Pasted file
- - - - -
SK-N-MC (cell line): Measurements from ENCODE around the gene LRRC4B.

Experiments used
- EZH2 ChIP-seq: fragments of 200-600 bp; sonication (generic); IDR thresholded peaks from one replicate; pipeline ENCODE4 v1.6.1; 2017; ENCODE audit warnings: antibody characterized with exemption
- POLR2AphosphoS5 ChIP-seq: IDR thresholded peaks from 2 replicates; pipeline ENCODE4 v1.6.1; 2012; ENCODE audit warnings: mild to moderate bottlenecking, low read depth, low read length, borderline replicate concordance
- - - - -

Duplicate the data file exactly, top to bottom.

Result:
SK-N-MC (cell line): Measurements from ENCODE around the gene LRRC4B.

Experiments used
- EZH2 ChIP-seq: fragments of 200-600 bp; sonication (generic); IDR thresholded peaks from one replicate; pipeline ENCODE4 v1.6.1; 2017; ENCODE audit warnings: antibody characterized with exemption
- POLR2AphosphoS5 ChIP-seq: IDR thresholded peaks from 2 replicates; pipeline ENCODE4 v1.6.1; 2012; ENCODE audit warnings: mild to moderate bottlenecking, low read depth, low read length, borderline replicate concordance